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Laparoscopic versus open reduction of idiopathic intussusception in children: an updated institutional experience
BMC Pediatrics volume 22, Article number: 44 (2022)
In the reduction of intussusception, due to the lack of randomized, controlled, and prospective clinical trials to confirm the superiority of the laparoscopic approach over open surgery, more evidence was needed. This study aimed to compare the results of laparoscopy and open reduction of idiopathic intussusception in children as well as to illustrate some skills for the reduction of intussusception laparoscopically.
A retrospective review was performed to evaluate outcomes for patients with idiopathic intussusception who were treated laparoscopically (LAP group) from January 2015 to December 2019 and to compare the outcomes with laparotomy (OPEN group) during the same period.
During the period studied, there were 162 patients treated surgically for intussusception: 62 LAP and 100 OPEN. No statistical differences were found in demographic data, clinical symptoms and signs, duration of symptoms, location and types of intussusception between the two groups. Conversion to open procedure was required for 11 patients in the LAP group. The operation time and time to oral intake were shorter in the LAP group while the difference was not significant. If the 11 conversion cases were excluded, the operation time and time to oral intake were significantly shorter (P < 0.05) in the LAP group. The length of stay was significantly shorter in the LAP group (P < 0.05). Intraoperative and postoperative complication rates between the two groups were comparable (P = 1.0).
Laparoscopy was safe and effective in the treatment of pediatric idiopathic intussusceptions. Pediatric surgeons with sophisticated minimally invasive skills should choose laparoscopy as the first choice in the treatment of idiopathic intussusceptions.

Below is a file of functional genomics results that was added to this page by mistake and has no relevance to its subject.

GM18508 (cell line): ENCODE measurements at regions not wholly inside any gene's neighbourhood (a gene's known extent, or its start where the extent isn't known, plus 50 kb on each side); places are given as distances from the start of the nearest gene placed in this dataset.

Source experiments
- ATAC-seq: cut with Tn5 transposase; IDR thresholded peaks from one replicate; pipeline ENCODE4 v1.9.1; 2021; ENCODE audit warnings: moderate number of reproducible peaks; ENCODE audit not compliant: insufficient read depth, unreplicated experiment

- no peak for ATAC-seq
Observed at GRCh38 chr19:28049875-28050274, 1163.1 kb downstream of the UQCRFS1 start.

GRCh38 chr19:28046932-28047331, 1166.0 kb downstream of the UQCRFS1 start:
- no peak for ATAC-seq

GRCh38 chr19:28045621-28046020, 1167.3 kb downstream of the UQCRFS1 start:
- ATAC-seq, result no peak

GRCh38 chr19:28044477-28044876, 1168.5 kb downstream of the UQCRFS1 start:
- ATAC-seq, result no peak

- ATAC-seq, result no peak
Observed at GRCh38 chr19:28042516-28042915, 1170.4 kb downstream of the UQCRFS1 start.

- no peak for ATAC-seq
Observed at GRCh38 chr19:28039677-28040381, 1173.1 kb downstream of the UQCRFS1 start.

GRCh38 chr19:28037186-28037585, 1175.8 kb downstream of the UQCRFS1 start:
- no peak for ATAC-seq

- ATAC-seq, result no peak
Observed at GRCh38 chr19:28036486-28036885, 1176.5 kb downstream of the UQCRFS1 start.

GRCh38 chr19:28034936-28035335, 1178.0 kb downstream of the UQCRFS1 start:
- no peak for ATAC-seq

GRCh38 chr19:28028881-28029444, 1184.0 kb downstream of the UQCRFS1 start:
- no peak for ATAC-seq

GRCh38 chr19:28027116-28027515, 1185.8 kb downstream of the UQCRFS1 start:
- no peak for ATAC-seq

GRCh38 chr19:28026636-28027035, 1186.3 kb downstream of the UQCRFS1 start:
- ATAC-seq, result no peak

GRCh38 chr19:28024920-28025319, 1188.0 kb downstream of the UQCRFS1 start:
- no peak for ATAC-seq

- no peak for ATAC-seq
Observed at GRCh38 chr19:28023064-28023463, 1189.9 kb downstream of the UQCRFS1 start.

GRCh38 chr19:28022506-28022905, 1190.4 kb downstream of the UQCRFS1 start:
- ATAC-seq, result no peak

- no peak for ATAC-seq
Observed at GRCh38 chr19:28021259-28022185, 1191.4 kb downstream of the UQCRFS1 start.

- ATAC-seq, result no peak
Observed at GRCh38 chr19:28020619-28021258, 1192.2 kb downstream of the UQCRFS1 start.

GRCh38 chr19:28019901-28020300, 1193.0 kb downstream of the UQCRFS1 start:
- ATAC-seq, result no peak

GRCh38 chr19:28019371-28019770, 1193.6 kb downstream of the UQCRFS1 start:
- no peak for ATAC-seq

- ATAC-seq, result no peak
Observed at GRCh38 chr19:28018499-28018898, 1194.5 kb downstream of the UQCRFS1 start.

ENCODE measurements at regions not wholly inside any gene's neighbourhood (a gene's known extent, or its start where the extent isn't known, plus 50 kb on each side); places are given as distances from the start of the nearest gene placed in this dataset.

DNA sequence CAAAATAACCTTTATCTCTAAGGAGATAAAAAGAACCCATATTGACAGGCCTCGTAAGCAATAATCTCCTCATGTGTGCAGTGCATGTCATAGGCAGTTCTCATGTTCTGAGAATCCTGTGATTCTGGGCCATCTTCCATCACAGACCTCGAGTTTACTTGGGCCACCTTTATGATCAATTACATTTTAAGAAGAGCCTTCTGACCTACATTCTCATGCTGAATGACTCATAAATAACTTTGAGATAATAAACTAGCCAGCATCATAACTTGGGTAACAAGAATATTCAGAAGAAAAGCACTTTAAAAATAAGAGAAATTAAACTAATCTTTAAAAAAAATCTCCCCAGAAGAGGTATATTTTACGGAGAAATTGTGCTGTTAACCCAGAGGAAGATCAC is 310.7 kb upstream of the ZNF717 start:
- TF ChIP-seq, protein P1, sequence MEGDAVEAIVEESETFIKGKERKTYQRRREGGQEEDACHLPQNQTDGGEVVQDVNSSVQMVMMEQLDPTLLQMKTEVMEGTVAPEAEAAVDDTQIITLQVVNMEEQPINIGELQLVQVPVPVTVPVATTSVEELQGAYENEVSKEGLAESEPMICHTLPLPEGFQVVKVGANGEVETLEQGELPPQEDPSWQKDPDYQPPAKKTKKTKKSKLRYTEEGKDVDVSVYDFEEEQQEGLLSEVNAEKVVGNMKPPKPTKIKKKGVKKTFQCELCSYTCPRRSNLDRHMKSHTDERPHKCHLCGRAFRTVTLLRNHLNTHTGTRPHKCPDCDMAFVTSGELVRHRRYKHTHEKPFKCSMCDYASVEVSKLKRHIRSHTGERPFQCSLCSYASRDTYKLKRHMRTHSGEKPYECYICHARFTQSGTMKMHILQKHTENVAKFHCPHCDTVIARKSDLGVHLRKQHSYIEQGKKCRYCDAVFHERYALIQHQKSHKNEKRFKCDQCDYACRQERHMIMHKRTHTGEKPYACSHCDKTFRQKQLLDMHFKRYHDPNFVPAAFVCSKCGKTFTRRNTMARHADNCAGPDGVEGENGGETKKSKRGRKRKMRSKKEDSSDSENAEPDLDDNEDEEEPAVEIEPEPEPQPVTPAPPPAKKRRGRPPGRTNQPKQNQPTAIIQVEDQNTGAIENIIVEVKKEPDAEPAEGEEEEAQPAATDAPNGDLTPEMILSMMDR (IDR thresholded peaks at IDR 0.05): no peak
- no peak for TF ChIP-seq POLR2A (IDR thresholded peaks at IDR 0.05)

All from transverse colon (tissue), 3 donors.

Acute intussusception was one of the most common causes of acute abdominal pain in children, and it was the most frequent cause of intestinal obstruction in children aged 3 months to 5 years. The vast majority (nearly 95%) of intussusception lacked a definite pathologic lead point and were classified as idiopathic intussusceptions . China was one of the countries with a high incidence of intussusception in the world . The image-guided pneumatic reduction was the first-line management in our institution, and the success rate was 91.9%. Operation was indicated when pneumatic air enema was unsuccessful or who was contraindicated. Traditionally, a large right-sided transverse incision was needed for manual reduction. With the advancement of minimally invasive surgery in children, the laparoscopic approach was increasingly used in the management of intussusception [3,4,5,6]. However, no randomized, controlled, and prospective clinical trials focused on the two methods. More evidence to confirm the feasibility and safety of the laparoscopic approach in intussusception was needed.